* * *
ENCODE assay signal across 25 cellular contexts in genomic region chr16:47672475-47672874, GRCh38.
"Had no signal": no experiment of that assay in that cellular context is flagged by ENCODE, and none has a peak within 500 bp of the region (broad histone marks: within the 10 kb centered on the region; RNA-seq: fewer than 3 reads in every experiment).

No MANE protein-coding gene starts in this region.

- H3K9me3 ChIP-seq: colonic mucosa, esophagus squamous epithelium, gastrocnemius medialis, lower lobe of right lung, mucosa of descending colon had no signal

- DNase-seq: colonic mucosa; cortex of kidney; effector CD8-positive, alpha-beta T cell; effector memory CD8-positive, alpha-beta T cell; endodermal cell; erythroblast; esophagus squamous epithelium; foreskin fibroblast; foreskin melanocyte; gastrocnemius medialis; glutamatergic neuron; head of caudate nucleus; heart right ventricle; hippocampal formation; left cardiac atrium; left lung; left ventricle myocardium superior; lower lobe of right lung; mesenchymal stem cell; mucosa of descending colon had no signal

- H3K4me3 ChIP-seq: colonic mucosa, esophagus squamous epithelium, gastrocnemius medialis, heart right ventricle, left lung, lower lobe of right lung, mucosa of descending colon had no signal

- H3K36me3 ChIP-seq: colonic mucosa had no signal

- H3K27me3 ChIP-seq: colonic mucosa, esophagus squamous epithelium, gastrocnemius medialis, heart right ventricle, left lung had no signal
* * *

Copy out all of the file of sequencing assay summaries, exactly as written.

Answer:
ENCODE assay signal across 25 cellular contexts in genomic region chr16:47672475-47672874, GRCh38.
"Had no signal": no experiment of that assay in that cellular context is flagged by ENCODE, and none has a peak within 500 bp of the region (broad histone marks: within the 10 kb centered on the region; RNA-seq: fewer than 3 reads in every experiment).

No MANE protein-coding gene starts in this region.

- H3K9me3 ChIP-seq: colonic mucosa, esophagus squamous epithelium, gastrocnemius medialis, lower lobe of right lung, mucosa of descending colon had no signal

- DNase-seq: colonic mucosa; cortex of kidney; effector CD8-positive, alpha-beta T cell; effector memory CD8-positive, alpha-beta T cell; endodermal cell; erythroblast; esophagus squamous epithelium; foreskin fibroblast; foreskin melanocyte; gastrocnemius medialis; glutamatergic neuron; head of caudate nucleus; heart right ventricle; hippocampal formation; left cardiac atrium; left lung; left ventricle myocardium superior; lower lobe of right lung; mesenchymal stem cell; mucosa of descending colon had no signal

- H3K4me3 ChIP-seq: colonic mucosa, esophagus squamous epithelium, gastrocnemius medialis, heart right ventricle, left lung, lower lobe of right lung, mucosa of descending colon had no signal

- H3K36me3 ChIP-seq: colonic mucosa had no signal

- H3K27me3 ChIP-seq: colonic mucosa, esophagus squamous epithelium, gastrocnemius medialis, heart right ventricle, left lung had no signal